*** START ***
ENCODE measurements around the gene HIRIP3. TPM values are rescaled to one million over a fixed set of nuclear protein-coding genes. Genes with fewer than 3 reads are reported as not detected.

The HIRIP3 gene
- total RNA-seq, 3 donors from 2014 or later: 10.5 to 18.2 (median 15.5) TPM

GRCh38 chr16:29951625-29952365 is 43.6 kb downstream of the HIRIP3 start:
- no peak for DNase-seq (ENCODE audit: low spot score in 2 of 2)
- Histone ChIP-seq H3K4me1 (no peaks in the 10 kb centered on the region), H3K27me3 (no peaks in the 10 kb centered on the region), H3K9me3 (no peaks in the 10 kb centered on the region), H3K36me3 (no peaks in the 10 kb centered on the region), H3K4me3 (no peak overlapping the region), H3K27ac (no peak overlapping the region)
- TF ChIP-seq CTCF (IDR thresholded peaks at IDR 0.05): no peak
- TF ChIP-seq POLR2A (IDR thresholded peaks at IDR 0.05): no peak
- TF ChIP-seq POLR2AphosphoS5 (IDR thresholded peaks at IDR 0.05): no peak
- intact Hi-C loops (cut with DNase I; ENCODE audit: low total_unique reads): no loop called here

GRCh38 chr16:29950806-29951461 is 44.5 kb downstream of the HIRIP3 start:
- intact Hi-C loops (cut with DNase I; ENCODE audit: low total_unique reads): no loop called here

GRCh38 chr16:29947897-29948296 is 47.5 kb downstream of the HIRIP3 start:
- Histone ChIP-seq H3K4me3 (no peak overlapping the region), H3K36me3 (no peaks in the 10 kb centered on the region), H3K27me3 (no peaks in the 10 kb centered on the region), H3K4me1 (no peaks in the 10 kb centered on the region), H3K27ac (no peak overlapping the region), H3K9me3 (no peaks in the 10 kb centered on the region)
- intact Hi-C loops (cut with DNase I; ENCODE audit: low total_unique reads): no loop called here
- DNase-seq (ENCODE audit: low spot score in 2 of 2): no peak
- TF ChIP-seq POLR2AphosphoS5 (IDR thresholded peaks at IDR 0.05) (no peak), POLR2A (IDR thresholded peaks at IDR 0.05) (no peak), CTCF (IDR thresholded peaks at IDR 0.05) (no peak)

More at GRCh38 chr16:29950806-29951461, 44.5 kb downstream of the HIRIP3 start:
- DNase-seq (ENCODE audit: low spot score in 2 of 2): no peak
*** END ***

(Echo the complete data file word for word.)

ENCODE measurements around the gene HIRIP3. TPM values are rescaled to one million over a fixed set of nuclear protein-coding genes. Genes with fewer than 3 reads are reported as not detected.

The HIRIP3 gene
- total RNA-seq, 3 donors from 2014 or later: 10.5 to 18.2 (median 15.5) TPM

GRCh38 chr16:29951625-29952365 is 43.6 kb downstream of the HIRIP3 start:
- no peak for DNase-seq (ENCODE audit: low spot score in 2 of 2)
- Histone ChIP-seq H3K4me1 (no peaks in the 10 kb centered on the region), H3K27me3 (no peaks in the 10 kb centered on the region), H3K9me3 (no peaks in the 10 kb centered on the region), H3K36me3 (no peaks in the 10 kb centered on the region), H3K4me3 (no peak overlapping the region), H3K27ac (no peak overlapping the region)
- TF ChIP-seq CTCF (IDR thresholded peaks at IDR 0.05): no peak
- TF ChIP-seq POLR2A (IDR thresholded peaks at IDR 0.05): no peak
- TF ChIP-seq POLR2AphosphoS5 (IDR thresholded peaks at IDR 0.05): no peak
- intact Hi-C loops (cut with DNase I; ENCODE audit: low total_unique reads): no loop called here

GRCh38 chr16:29950806-29951461 is 44.5 kb downstream of the HIRIP3 start:
- intact Hi-C loops (cut with DNase I; ENCODE audit: low total_unique reads): no loop called here

GRCh38 chr16:29947897-29948296 is 47.5 kb downstream of the HIRIP3 start:
- Histone ChIP-seq H3K4me3 (no peak overlapping the region), H3K36me3 (no peaks in the 10 kb centered on the region), H3K27me3 (no peaks in the 10 kb centered on the region), H3K4me1 (no peaks in the 10 kb centered on the region), H3K27ac (no peak overlapping the region), H3K9me3 (no peaks in the 10 kb centered on the region)
- intact Hi-C loops (cut with DNase I; ENCODE audit: low total_unique reads): no loop called here
- DNase-seq (ENCODE audit: low spot score in 2 of 2): no peak
- TF ChIP-seq POLR2AphosphoS5 (IDR thresholded peaks at IDR 0.05) (no peak), POLR2A (IDR thresholded peaks at IDR 0.05) (no peak), CTCF (IDR thresholded peaks at IDR 0.05) (no peak)

More at GRCh38 chr16:29950806-29951461, 44.5 kb downstream of the HIRIP3 start:
- DNase-seq (ENCODE audit: low spot score in 2 of 2): no peak